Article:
Valentine's Day dinner
Average cost any other day of the year: Between $70 and $86
Average cost on Valentine's Day: $100 to $200-plus
Cupid's cut: $30 to more than $200
According to restaurant guide Zagat, the average price of a dinner out rose 2.2% last year, to $35.37. Customers on restaurant reservation site OpenTable (OPEN) averaged a little more at $43. In both cases, diners who dropped to one knee during those average dinners at any other time during the year got off lightly compared with the chumps who just had to have the special red linens and holiday desserts.
The National Retail Federation suggests Americans will spend $3.4 billion on dinners out this Valentine's Day, or $100 million more than their lucky counterparts did last year. Valentine's diners had a much easier time getting a table, at least, as only 67% of OpenTable customers said they spent the holiday dining out last year, compared with the 89% of those who plan to do so next week. Those newcomers will be upping the ante as well, as 58% plan to spend $100 to $200, 12% plan to spend $200 or more and 19% plan to spend more than they did last year. That's 20% of the average $1,000 American diners spend on restaurants a year, according to the National Restaurant Association, as eateries get their fill of the second-busiest restaurant day of the year behind Mother's Day.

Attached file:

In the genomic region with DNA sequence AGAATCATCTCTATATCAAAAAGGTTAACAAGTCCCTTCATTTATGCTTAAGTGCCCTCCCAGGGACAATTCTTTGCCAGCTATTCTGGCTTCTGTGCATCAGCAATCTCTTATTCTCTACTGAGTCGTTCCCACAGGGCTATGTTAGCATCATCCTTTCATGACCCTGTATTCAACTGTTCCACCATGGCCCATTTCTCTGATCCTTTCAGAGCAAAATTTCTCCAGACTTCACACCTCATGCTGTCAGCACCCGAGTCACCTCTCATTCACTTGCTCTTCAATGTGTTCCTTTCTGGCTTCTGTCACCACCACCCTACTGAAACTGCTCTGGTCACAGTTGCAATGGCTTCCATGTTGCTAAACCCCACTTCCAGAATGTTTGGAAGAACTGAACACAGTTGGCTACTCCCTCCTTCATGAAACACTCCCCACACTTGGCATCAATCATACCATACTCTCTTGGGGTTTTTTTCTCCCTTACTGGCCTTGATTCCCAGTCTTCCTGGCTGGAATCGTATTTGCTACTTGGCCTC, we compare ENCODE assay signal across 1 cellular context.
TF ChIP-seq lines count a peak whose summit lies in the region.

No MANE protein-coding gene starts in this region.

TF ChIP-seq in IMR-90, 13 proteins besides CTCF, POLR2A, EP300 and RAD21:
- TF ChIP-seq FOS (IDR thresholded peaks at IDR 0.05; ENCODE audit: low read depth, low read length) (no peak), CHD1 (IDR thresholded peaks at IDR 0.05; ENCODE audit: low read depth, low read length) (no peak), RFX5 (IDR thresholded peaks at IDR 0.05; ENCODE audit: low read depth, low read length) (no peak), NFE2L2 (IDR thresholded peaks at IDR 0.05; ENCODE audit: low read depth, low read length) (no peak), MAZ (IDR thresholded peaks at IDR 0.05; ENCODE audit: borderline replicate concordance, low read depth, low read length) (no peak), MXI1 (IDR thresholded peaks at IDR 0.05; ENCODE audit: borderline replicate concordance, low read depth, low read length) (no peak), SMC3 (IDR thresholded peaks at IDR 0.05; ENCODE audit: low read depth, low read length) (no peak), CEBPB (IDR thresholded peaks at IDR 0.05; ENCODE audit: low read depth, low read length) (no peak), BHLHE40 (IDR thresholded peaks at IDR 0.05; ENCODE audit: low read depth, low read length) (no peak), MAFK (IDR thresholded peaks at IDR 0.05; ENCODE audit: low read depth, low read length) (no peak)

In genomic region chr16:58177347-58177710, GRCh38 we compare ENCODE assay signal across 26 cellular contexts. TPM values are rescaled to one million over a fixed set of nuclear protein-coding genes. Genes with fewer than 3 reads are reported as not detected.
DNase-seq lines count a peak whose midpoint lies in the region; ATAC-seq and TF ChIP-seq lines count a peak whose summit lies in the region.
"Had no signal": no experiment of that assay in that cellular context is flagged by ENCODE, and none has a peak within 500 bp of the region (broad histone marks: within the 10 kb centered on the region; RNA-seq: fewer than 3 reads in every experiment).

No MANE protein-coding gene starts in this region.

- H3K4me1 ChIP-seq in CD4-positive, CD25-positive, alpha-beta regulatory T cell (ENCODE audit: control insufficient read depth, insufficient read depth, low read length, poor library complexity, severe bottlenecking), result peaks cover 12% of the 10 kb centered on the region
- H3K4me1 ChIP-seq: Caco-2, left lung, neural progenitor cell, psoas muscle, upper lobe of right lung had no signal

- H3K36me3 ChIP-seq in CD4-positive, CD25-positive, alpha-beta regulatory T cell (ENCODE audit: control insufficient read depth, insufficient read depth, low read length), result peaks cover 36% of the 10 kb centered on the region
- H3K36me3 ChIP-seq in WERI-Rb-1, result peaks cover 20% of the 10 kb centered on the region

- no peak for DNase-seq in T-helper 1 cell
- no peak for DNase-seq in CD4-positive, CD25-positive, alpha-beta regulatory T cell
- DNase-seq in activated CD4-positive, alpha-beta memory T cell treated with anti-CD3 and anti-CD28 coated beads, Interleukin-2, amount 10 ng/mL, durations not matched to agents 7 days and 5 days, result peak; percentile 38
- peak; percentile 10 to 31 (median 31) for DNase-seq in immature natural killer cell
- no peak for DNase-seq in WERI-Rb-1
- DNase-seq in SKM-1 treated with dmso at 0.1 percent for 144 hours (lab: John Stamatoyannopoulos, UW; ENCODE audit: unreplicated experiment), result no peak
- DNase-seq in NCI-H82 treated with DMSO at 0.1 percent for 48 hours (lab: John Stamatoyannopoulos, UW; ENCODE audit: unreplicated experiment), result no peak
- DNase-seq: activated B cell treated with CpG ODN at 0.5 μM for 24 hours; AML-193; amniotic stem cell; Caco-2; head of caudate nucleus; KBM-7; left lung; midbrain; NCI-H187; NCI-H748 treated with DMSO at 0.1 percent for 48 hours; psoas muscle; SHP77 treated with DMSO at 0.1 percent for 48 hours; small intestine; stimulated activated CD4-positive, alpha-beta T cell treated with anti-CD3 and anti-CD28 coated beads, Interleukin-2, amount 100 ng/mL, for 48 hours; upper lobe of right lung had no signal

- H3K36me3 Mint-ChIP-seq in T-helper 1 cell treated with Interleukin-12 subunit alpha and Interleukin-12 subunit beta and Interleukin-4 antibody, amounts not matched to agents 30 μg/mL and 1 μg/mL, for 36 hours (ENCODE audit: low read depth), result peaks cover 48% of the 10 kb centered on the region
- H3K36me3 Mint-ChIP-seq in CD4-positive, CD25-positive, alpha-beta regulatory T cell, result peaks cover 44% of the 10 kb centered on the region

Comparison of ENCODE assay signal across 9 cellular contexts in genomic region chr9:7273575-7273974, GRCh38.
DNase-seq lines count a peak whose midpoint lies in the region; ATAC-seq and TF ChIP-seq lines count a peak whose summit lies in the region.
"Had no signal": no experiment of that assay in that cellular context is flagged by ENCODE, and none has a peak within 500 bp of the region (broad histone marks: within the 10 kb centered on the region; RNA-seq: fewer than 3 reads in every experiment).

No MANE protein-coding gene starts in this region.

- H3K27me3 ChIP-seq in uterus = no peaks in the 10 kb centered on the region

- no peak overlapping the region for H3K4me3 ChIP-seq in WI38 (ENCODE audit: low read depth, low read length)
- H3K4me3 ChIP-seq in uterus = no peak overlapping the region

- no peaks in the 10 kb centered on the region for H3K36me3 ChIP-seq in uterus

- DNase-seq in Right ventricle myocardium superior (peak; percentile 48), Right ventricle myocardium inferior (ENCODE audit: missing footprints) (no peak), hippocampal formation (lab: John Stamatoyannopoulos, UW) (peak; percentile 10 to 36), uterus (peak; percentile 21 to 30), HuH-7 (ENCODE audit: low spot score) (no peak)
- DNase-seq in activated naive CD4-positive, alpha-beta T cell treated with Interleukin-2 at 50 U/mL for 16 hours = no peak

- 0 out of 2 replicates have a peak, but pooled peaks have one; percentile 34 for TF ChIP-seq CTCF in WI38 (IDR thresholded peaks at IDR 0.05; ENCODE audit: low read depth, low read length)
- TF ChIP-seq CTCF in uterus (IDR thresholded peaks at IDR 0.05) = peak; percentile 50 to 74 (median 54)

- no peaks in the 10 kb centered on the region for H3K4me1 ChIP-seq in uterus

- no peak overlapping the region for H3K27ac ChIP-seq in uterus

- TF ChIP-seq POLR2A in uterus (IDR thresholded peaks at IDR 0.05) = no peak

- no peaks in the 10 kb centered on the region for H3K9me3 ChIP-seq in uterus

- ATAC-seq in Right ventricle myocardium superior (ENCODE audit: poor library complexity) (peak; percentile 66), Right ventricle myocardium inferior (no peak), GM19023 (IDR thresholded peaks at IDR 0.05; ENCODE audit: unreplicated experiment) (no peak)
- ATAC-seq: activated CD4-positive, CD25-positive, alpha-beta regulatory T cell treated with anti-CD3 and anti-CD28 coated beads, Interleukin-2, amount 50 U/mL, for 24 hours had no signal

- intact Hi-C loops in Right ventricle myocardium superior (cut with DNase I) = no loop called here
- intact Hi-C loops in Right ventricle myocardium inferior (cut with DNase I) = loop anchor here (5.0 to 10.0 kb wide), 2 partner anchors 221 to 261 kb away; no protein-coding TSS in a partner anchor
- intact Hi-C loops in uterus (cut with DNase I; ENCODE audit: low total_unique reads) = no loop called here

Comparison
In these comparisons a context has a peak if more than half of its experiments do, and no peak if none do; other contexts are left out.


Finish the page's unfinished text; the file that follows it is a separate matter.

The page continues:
"Dinners are a bit more expensive and your favorite restaurant may not be working off the regular menu," TheKnot's Dolgin says. "They may have some special Valentine's Day menus, so there are a couple of tricky things you have to navigate if you want to get engaged on Valentine's Day."A savvy suitor can get around those painful prix fixe menus by taking advantage of Valentine's Day's position on the calendar. Though it's on a Monday, many Americans seem just fine with the "Valentine's Day Weekend" approach -- as the 39% of diners who told OpenTable they would celebrate Valentine's Day out Feb. 14 were balanced by the 30% who plan to celebrate it by making reservations for Saturday, Feb. 12, and the 15% who put their names on the list for Sunday, Feb. 13. That torpedoes the whole "memorable date" motive, but it takes a bit of the sting out that fat little cherub's arrow.